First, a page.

The issues extend to trading as well. In November 2021, JPMorgan restricted brokerage clients from buying certain cannabis stocks, noting potential bank losses from private fund collapses. Despite ongoing industry restrictions and federal regulations, optimism remains high for the long-term.
“While it’s difficult to quantify the momentum—or lack thereof—with any particular piece of legislation, we fundamentally believe that cannabis legalization efforts, license issuance and consumption itself will continue to increase and support the industry overall as cannabis markets grow and scale,” said Arden Lee, CFO of WM Technology, the operator of Weedmaps, a cannabis stock trading on the NASDAQ as a non-plant touching venture.
All things considered; Bennett may have summed up the growth sector best when she said cannabis stocks are “anything but stable” at this time.
Investments are all about timing. Some early investors have already seen returns. Siegel took pride in his clients scoring big on early investments in Canopy Growth, Organigram and Aphria. However, he said those days are now gone and that investors may have to hang around to see positive results.
“If you got in at the top, you’ll be licking your wounds for a while,” he said, adding that safer players such as Curaleaf may produce some gains in 2022 for investors.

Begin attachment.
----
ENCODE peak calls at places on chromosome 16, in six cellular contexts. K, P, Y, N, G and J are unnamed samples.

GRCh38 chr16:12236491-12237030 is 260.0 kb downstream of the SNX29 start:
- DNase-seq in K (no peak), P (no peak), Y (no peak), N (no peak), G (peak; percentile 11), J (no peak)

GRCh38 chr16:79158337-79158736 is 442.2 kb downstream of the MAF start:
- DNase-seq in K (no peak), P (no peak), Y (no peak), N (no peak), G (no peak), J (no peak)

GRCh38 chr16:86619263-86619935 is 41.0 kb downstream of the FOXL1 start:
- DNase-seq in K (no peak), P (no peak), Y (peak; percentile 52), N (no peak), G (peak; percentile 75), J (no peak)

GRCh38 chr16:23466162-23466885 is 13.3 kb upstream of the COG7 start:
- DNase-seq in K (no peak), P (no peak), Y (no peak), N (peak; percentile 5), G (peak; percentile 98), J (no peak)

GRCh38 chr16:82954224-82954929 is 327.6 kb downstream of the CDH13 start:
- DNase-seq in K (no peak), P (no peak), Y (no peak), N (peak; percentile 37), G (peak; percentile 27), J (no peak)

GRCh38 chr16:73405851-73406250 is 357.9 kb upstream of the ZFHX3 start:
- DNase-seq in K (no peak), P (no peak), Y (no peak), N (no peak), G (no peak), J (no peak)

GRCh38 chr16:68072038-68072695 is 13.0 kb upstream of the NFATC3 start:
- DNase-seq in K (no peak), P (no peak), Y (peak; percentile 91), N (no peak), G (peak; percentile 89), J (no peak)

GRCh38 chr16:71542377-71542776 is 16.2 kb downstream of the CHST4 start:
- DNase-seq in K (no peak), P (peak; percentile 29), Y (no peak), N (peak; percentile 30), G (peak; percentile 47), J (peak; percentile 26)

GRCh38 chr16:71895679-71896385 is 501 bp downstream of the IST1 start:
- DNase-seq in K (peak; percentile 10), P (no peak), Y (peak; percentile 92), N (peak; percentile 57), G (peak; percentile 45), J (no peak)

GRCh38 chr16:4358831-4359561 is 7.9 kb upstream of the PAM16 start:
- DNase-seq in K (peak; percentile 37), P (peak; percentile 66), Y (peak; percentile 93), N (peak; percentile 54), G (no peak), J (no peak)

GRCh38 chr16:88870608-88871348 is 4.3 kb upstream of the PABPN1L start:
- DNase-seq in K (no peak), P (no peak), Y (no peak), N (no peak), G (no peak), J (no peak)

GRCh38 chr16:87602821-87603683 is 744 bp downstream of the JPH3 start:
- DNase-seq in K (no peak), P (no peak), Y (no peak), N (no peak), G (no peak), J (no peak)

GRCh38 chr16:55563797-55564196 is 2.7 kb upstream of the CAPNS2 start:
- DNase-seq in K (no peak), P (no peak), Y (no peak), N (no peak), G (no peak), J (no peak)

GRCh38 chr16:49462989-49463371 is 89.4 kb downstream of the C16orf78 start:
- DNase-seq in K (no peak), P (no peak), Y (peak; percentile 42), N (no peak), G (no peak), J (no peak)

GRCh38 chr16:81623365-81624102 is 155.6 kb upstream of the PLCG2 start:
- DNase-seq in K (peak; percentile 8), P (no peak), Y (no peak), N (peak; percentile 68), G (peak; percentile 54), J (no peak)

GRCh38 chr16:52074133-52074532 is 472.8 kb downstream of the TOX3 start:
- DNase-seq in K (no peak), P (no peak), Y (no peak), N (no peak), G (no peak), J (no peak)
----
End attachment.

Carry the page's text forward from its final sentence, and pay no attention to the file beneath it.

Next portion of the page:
Paxhia believes the market is facing a difficult period where capital isn’t flowing in like it was just a few years ago. The setback is coupled with substantial valuation compression. Today, cannabis companies compete for investor attention against other intriguing sectors ranging from tech to crypto and meta. Still, he notes that market prospects look bright.
“Long term, we still see a lot of opportunity, but this is coming from a firm that has been investing in the space for more than eight years,” Paxhia said.
WM Technology’s Lee offered a similar opinion on the market’s future, noting that few if any “truly high-functioning cannabis markets” exist in the US. “For example, there are more licensed cannabis businesses in Oklahoma than in California, yet California has four times the population and has legal cannabis,” Lee said. He also sees a bright future down the line. “This opportunity will be unlocked with continued license issuance and new market openings—which are questions of when, not if.”
With the market struggling, now may be a smart time to get in. For now, “The prices have fallen so low, this might be a good time to invest,” Borchardt said. She also noted ETFs as a potential pick.
Even with one’s financial ducks in a row, the ever-evolving cannabis market can still trip up investors while it evolves and solidifies into the giant market we know is coming.
“Be mindful of how much capital you feel comfortable putting at risk here, as it is risky and volatile,” Paxhia said.
This story was originally published in the print edition of Cannabis Now.